Wilfred Owen is the most famous of the World War One soldier-poets, and "Dulce et Decorum Est" is perhaps his most famous work. Yet in criticism and the classroom, the poem’s strong anti-war message and its rejection of traditional elegiac consolation tend to subsume the discussion, and relatively scant attention has been paid to the most salient formal feature of this 28-line poem: it is a double sonnet.
The stanza breaks of "Dulce et Decorum Est" do not simply announce the poem’s relationship to the sonnet form -- they practically scream it. Owen opens with an eight-line stanza followed by a six-line stanza. This suggests the Petrarchan sonnet from which the English sonnet was first developed. These two opening stanzas are followed by a couplet and a twelve-line stanza. This suggests the English sonnet inverted, literally turned on its head.
The anti-war protest in the poem is strong, but these stanza breaks make it clear Owen also has something to say about the sonnet form. This is my postcard from the field of teaching English, a quick note to tell you what I see in the form of "Dulce et Decorum Est" and would like to see discussed more.
But first, a short sketch---
I encourage my students to think of the English sonnet as a pub. During the English Renaissance, the pub was rather empty. A man could enter, sing, and not feel cramped. As the pub started filling up, people jostled, but in a friendly, fraternal way --- inhabitants clapped each other on the back and sang drinking songs.
This pleasant state of affairs was not long sustainable. Soon good-natured backslapping deteriorated to shoving. Fistfights broke out. But worse than that, the air became stale. By 1917, the year Owen wrote his first draft of "Dulce et Decorum Est", the air was practically noxious:
As the wild deviations from standard iambic pentameter in these (and other) lines attest, this poem is hostile to the sonnet’s traditional meter.
And "Dulce et Decorum Est" is also hostile to the form’s traditional rhyme scheme. The rhyme scheme of "Dulce et Decorum Est" is, of course, ababcdcd, etc. (the traditional pattern of an English sonnet prior to the turn), but Owen does not complete the turn by ending on a rhyming couplet. Instead, he repeats the sonnet’s rhyme scheme prior to the turn in a mimesis of the speaker’s recurring nightmare. Owen belligerently refuses to engage with this aspect of the sonnet form even to further emphasize his horror at the war.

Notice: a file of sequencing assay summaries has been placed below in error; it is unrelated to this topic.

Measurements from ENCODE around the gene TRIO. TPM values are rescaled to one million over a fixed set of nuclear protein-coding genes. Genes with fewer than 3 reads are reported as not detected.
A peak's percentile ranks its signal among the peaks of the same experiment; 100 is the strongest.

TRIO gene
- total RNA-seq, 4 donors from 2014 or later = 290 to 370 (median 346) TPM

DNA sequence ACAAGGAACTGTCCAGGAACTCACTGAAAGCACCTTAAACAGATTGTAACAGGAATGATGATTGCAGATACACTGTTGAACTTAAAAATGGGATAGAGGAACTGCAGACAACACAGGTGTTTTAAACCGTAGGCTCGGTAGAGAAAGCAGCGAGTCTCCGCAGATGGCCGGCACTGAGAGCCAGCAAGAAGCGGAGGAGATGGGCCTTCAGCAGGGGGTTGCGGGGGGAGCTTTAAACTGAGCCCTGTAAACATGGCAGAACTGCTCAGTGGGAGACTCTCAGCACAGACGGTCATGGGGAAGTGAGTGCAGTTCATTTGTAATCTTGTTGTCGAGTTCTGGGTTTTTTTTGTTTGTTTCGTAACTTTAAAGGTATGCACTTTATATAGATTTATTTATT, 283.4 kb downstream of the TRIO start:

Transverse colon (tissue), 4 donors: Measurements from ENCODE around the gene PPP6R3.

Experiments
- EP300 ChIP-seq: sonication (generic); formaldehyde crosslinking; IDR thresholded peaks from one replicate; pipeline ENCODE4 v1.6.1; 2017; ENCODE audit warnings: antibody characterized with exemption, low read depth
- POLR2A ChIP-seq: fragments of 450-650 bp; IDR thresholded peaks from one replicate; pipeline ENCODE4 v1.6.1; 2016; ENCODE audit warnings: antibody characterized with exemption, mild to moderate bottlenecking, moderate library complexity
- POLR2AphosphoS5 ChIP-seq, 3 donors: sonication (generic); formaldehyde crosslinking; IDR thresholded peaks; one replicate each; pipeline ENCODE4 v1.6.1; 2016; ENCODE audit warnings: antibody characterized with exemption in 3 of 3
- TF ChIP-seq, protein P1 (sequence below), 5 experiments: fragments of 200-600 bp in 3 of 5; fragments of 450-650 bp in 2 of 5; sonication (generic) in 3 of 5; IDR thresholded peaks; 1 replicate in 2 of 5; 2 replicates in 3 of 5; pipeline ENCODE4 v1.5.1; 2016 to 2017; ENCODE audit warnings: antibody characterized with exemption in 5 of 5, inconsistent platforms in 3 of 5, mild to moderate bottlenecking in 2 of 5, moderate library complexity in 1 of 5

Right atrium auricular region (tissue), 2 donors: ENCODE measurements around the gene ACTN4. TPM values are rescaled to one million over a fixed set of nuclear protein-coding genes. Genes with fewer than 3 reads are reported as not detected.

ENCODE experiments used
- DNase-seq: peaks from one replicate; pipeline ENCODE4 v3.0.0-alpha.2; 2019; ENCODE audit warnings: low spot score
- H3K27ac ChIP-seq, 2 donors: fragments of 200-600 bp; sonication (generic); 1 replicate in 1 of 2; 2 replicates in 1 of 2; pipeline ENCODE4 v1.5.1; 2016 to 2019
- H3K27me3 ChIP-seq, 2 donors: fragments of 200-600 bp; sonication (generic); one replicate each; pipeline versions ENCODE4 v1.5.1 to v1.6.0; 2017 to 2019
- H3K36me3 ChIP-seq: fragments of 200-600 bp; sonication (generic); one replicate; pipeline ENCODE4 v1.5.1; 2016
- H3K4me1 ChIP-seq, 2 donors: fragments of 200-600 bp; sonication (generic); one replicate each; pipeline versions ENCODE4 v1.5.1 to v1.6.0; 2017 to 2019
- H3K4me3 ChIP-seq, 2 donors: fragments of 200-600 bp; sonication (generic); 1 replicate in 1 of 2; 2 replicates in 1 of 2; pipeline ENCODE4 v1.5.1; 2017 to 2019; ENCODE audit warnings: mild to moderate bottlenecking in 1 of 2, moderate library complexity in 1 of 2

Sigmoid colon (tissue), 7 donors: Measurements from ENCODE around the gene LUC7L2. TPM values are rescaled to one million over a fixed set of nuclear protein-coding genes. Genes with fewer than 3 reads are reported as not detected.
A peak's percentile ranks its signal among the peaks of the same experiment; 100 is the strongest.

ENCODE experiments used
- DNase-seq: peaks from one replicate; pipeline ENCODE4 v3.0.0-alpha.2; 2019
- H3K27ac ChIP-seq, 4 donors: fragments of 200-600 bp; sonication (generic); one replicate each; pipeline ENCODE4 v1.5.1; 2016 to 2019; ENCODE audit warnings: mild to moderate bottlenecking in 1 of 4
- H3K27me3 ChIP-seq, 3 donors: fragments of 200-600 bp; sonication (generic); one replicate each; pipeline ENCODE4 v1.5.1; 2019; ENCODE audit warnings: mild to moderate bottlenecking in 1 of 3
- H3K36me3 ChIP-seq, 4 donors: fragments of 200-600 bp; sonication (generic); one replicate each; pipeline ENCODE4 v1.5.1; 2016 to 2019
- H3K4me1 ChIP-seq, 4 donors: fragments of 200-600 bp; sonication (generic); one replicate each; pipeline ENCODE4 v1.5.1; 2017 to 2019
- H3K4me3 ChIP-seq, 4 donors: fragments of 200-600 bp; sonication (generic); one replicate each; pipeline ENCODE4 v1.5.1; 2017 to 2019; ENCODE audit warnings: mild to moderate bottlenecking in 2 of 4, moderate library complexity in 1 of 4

The lie teachers like to tell students about poetic form is that its repetitions are inherently pleasing and comforting, because (or so the lie goes) these repetitions mimic the continuity of the world. There are two rather obvious problems with this argument. First, the world is, in fact, not continuous. As any reader must acknowledge, someday everyone she knows will be dead, and someday after that, the sun will burn out and the earth will die. And second, poetic form is not continuous either. Because form is not simply repetition, it is repetition with an implied or prescribed end. Form is, therefore, a reminder of death and the end of the world. And there is nowhere that the apocalyptic nature of form is more present than in the sonnet, the shortest of the English fixed-forms.
The words "old Lie" are particularly telling, then, in the context of the poem’s form. The horror inside of "Dulce et Decorum Est" is not purely a product of the gruesome elegiac content or of Owen’s lines fighting their own form. It is also a product of the poem’s repetition and cessation of meter, rhyme, and the sonnet form itself. And this horror has always been present in the sonnet. This is why, on so many occasions, the form seems to lead the speaker of William Shakespeare’s sonnets to contemplate his and his beloved’s deaths: "When in eternal lines to time thou grow’st".
In the early days of the tradition, this territory was not fully explored by poets or critics (perhaps because we would all prefer our poetry and its repetitions to be comforting, the same way we prefer our physical surroundings to be comfortable), but "Dulce et Decorum Est" explodes it.